Videos posted on social media showed passengers coated with dust and debris, walking in a daze inside derailed and mangled train carriages.
“Help us, help us, people are dying,” one man yells in anguish in one of the videos.
Egypt’s Transportation Ministry said the trains collided after passengers pulled the emergency brakes of the first train, causing it to stop and get hit by the second train traveling in the same direction behind it.
Egypt’s public prosecutor has launched an investigation into the crash, while the prime minister has offered roughly $6,300 to the families of the deceased and up to just over $2,500 for those injured.
Friday’s collision immediately brought scrutiny to Egypt’s rail system, one of the oldest in the world and largest in the region. Construction on the first railway line in Egypt, between Alexandria and Kafr Eassa, began in 1851.
Even with the disruption caused by the coronavirus, 1.4 million passengers per day used the nation’s trains and metro network, Egypt’s Transportation Ministry said last April.
Major accidents with fatalities are common. Data released by Egypt’s official statistics agency showed 1,657 train accidents in 2017, up from 1,249 the year before.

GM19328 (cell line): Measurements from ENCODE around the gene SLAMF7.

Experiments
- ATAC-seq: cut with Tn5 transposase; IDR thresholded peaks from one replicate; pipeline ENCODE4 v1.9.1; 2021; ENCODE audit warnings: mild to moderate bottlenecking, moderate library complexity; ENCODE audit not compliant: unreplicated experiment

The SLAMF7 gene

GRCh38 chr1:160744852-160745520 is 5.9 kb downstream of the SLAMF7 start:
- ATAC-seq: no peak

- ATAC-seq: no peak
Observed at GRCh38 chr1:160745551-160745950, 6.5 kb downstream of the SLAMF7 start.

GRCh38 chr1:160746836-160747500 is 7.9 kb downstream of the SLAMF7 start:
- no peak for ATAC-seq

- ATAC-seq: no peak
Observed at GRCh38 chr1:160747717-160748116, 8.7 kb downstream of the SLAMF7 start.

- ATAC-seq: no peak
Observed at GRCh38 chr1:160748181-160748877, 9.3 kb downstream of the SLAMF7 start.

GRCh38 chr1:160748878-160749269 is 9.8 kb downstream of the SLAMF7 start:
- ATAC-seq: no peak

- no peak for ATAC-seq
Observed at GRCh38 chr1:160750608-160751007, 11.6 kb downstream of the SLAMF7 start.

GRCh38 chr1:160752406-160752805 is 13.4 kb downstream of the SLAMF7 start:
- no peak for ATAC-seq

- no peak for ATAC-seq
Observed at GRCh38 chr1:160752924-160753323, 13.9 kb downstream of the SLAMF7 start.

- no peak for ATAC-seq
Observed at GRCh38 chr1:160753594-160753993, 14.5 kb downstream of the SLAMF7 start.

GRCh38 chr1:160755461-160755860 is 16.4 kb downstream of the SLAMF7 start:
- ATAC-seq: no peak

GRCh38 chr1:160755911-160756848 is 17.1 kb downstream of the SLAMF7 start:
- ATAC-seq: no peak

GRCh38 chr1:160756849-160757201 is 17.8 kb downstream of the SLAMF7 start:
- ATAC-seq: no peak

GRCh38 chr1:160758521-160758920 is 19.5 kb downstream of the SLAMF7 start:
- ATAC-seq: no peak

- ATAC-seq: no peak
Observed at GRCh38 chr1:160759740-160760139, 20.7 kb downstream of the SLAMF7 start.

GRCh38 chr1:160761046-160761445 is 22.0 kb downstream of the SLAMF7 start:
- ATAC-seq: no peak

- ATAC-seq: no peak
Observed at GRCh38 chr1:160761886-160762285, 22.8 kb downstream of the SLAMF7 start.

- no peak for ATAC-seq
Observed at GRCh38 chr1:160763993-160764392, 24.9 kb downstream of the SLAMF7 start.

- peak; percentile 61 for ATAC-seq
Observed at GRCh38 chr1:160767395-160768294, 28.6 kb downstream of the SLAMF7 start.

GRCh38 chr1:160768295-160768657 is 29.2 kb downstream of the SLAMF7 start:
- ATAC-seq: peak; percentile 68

“Rail accidents have plagued Egypt for years as infrastructure has decayed,” said Timothy Kaldas, an analyst with the Tahrir Institute for Middle East Policy. “The current government has invested heavily in upgrades, but scale of the problem is enormous.”
Kaldas noted that the transportation minister was put in place after a rail accident forced his predecessor to resign.
President Abdel Fatah al-Sissi wrote on Facebook that anyone who was found to have caused Friday’s accident through neglect or corruption will be punished, without exception.
“The pain that tears our hearts today cannot but make us more determined to end this type of disasters,” Sissi wrote.
Train crashes resulting in mass casualties have been a regular occurrence in Egypt for decades. The most deadly event took place in 2002, when a fire tore through an overcrowded passenger train traveling through El-Ayyat and killed at least 260 people.
Sissi has repeatedly pledged to upgrade services after accidents and has pushed for new train technology across the country.
In January, Egypt signed a memorandum of understanding with Germany’s Siemens for construction of a $23 billion high-speed train line that would run from Ain Sokhna on the Red Sea to New Alamein on the Mediterranean coast.
The line would pass through a new capital city being built east of Cairo.
Taylor reported from Washington. Heba Farouk Mahfouz in Cairo contributed to this report.